Fire safety is important at any age, but it’s especially top of mind as you grow older. For many people, aging comes with reduced mobility that affects how quickly you can react in an emergency. You may rely on mobility tools to get around, or you may simply move slower than when you were younger. In the event of a fire, you don’t have a second to waste; you need to respond calmly and get out quickly.
Sadly, many people over 65 fail to do that. Seniors account for 18 percent of fire-related deaths, as well as seven percent of all fire-related injuries. Luckily, the risk of becoming a statistic is preventable. You just need to prepare. With a fire escape plan and the right tools, you’ll be better equipped to survive a fire at any age.
Make a Fire Escape Plan
A fire escape plan is your exit strategy should your home or apartment go up in flames. It prepares you for the worst-case scenario, so you know how to react quickly and efficiently under pressure.
While it may be difficult to imagine yourself dealing with a dangerous fire, this brainstorming activity may save your life.
To make an escape plan of your own, go through your home to identify every possible exit and escape route. Fire safety experts recommend homeowners have two ways to exit every room. This requires you to think through your evacuation in case the fire blocks your usual points of exit. Look to your windows if you live on the main floor or if you have access to a fire escape staircase.
Invest in Emergency Tools
Having the right tools at your disposal will help you follow your plan more efficiently. But don’t worry — you don’t need a massive new toolkit to be safe. Here are some examples of equipment that may aid your escape, including those that make an evacuation unnecessary altogether.
In a tall building, an elevator makes getting down to the ground floor convenient — whether you live on the fourth or 24th story. Unfortunately, you can’t use elevators in a fire, which means you can’t rely on a lift in your fire plan.
Are you prepared to make a swift exit down several sets of stairs? If you have mobility challenges, this may be impossible for you to do safely.
Talk to your building supervisor about how they plan to accommodate your needs in an emergency. In many cases, there is legislation requiring apartment buildings and retirement homes to provide a safe exit for everyone. Look this up before you chat, so you know your rights.
If they don’t already have escape equipment, urge them to install an Evacuscape emergency chair at every stairwell. These durable, easy-to-use escape tools help anyone with reduced mobility to descend the stairs rapidly and safely in an emergency. Check out Evacuscape.com to learn more about how these emergency evacuation chairs might save your life.
Install Smoke Alarms
The shrill bleating of a smoke alarm when you burn dinner can be annoying, but don’t disable this tool. It stands a silent guard 24/7, warning you of the first signs of smoke.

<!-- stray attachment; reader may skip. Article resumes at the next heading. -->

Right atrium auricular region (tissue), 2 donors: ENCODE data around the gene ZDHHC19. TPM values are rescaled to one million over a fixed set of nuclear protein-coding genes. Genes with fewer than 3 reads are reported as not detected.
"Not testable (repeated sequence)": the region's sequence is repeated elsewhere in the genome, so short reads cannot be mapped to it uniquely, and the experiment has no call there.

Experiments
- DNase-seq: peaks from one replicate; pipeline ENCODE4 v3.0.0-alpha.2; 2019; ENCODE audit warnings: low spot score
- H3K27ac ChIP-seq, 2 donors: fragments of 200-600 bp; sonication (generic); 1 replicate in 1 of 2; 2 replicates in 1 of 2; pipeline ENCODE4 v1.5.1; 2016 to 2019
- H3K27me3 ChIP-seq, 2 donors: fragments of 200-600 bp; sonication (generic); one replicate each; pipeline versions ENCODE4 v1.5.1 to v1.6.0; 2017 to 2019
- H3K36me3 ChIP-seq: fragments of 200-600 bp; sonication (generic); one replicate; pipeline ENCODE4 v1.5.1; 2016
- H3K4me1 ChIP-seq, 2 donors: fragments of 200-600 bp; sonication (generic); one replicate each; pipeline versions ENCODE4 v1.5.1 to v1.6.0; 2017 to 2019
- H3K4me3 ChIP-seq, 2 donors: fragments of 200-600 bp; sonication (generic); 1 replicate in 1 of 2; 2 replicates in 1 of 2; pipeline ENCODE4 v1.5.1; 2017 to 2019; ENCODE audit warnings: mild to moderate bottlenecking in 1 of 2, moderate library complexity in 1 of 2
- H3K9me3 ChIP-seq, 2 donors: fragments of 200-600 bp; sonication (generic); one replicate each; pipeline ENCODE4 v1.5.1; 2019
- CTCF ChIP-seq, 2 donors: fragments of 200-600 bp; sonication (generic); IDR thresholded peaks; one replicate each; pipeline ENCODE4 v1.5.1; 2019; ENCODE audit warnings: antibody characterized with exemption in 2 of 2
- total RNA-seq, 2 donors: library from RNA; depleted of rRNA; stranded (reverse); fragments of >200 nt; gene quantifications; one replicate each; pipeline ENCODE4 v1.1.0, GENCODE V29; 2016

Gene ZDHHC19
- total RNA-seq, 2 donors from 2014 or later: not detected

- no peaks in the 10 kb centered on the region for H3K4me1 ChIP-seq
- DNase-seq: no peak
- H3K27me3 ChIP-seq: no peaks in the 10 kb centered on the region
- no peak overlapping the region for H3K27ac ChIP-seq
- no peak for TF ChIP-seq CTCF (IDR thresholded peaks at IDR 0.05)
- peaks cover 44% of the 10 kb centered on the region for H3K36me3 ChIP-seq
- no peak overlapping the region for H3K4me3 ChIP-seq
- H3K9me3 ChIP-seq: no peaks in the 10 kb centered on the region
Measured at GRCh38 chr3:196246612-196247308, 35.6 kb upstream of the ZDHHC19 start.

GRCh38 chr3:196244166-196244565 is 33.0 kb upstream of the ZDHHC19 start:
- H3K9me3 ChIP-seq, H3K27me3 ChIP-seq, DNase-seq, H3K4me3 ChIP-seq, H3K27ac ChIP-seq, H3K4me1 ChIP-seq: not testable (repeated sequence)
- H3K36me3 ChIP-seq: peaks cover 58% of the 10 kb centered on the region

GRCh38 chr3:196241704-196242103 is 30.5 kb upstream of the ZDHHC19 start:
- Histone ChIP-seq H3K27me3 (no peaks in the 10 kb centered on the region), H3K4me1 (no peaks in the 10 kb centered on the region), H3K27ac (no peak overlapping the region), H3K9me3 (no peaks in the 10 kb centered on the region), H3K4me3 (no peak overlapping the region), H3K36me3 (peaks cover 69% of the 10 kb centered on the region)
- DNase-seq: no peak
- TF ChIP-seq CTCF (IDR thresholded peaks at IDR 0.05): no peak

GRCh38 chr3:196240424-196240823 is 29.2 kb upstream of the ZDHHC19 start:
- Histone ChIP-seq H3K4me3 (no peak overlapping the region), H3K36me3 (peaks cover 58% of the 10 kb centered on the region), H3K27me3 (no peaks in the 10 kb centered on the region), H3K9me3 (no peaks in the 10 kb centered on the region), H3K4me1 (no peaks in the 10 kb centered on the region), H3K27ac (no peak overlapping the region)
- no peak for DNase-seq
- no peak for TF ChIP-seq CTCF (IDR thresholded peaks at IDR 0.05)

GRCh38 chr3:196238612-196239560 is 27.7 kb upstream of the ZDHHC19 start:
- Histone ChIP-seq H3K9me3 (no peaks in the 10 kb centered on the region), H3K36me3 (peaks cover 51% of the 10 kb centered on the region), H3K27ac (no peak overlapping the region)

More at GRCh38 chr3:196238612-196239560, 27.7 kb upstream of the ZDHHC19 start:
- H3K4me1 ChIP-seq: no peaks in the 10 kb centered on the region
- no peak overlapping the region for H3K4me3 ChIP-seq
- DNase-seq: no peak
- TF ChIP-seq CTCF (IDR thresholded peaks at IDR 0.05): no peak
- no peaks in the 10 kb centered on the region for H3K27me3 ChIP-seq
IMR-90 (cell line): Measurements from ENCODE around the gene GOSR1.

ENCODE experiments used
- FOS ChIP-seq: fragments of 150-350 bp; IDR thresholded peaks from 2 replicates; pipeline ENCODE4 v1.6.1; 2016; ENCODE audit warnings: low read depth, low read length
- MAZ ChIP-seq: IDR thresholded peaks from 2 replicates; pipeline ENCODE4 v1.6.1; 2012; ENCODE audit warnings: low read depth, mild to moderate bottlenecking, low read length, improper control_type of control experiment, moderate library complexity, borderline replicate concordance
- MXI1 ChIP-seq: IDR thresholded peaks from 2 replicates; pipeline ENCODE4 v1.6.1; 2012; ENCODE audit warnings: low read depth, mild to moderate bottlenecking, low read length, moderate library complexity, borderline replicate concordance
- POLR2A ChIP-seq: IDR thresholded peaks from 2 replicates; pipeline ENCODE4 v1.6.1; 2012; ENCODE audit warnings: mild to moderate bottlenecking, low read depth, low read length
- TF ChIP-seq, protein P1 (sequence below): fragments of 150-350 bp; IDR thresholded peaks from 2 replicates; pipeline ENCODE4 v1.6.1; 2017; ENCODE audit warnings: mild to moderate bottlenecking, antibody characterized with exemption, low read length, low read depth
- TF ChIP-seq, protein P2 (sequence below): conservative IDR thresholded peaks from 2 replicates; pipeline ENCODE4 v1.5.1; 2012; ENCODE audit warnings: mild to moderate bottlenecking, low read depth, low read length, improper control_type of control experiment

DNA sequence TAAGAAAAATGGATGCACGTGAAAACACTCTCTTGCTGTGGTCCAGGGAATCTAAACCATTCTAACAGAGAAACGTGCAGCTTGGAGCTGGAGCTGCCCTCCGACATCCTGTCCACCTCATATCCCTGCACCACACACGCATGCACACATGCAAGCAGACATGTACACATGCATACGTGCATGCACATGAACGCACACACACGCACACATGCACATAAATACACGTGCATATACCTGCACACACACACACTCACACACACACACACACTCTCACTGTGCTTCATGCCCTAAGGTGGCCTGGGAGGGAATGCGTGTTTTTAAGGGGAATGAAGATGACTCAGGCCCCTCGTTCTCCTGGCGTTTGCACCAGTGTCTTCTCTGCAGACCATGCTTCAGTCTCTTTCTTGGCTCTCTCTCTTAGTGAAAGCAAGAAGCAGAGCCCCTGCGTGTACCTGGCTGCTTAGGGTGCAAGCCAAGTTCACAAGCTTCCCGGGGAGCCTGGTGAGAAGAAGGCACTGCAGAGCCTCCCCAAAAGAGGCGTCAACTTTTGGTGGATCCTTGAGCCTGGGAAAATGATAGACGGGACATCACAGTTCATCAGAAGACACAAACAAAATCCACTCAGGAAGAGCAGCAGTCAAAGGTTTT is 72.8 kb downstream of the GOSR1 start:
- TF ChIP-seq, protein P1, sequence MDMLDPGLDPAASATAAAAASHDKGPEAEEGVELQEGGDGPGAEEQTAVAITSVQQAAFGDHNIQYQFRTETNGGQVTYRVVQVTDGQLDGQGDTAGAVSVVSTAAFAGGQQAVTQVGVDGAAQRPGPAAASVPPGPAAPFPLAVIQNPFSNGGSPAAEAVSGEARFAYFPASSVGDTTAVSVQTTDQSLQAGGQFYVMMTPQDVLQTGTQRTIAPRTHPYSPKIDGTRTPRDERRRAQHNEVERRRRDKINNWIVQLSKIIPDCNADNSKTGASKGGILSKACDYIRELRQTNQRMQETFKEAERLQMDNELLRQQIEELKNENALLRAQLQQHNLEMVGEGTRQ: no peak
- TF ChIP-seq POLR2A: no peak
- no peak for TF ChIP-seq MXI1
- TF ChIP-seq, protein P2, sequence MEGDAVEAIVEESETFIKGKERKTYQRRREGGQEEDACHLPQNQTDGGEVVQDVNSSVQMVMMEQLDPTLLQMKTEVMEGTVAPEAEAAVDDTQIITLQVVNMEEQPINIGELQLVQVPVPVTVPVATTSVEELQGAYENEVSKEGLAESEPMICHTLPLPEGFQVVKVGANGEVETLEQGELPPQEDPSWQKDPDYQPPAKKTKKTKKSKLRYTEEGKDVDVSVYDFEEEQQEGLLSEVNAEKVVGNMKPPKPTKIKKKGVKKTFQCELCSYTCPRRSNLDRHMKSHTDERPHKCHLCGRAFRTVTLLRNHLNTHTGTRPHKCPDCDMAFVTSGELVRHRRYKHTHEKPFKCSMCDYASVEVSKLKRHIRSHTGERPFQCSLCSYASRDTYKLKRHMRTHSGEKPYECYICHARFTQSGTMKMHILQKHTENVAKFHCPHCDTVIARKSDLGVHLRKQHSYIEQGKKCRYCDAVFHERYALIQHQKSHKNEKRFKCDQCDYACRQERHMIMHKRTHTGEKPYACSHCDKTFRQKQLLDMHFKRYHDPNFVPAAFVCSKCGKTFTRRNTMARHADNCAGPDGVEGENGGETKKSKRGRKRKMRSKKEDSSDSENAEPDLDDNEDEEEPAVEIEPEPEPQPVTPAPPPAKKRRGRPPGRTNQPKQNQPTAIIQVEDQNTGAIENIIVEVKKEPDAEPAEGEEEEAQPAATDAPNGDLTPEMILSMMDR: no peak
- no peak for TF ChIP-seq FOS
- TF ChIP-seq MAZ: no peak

In some cases, as in a failed cooking experiment, it gives you time to remove a burning pot from the stove before it ignites. In others, it alerts you to an ongoing fire, giving you a greater chance to avoid smoke inhalation and escape with your life.
Most fire-related deaths happen in homes where there are no working smoke alarms. Simply by installing these tools, you can reduce your risk of dying in a fire in half.
Generally, you’ll want a smoke detector on every level of your house, focusing on bedrooms and paths of exit. Check the batteries of these alarms regularly to make sure they’re working, and replace the alarm entirely according to the manufacturer’s recommendations.
Get Fire Extinguishers
A fire extinguisher is your first line of defense against flames. When used correctly, it can douse a small fire before it grows out of control to damage your property or risk your life.
This makes it incredibly important to have at least one fire extinguisher in your home. But before you rush out to get one, take care to read the label. Fire extinguishers come in four classes — A through D — and each one is designed to put out a different kind of fire.
An extinguisher shoots out foam, gas, and water that smothers the flames with fire-retardant chemicals. These chemicals differ depending on the kind of fire you’re fighting. Grease fires, for example, require a Class B extinguisher, while an electrical fire requires a Class C.
Generally speaking, most fires start in the kitchen, so it’s a good idea to place one Class B extinguisher in this room. Just be careful to store it away from the oven and other cooking equipment, so you may access it easily. You may also want to place an extinguisher anywhere else in the home that generates a lot of heat or electricity.
You should also take the time to learn how to operate these tools properly, so you won’t waste precious time fiddling with things as the flames grow. This includes when not to use them, too.
Having a fire extinguisher doesn’t override the need for a fire plan. Only use them when a small, localized fire starts — like in an oven or garbage bin. Otherwise, fall back on your escape plan and call the fire department for help.
Beef up Your Fire Security Today
As a senior, you face unique barriers every day, and your safety in the home is no different. Reduced mobility may interfere with your quick and careful escape from a house fire, but with appropriate planning, you may lower your risk of injury and death.
There are a variety of ways a fire might start in your home. You need to be prepared — whether it’s caused by an electrical shortage or cooking gone wrong. Have the right tools on hand and know your exit strategy inside and out. These tips may seem simple, but they help you be prepared for an emergency, and being prepared can help you escape with your life.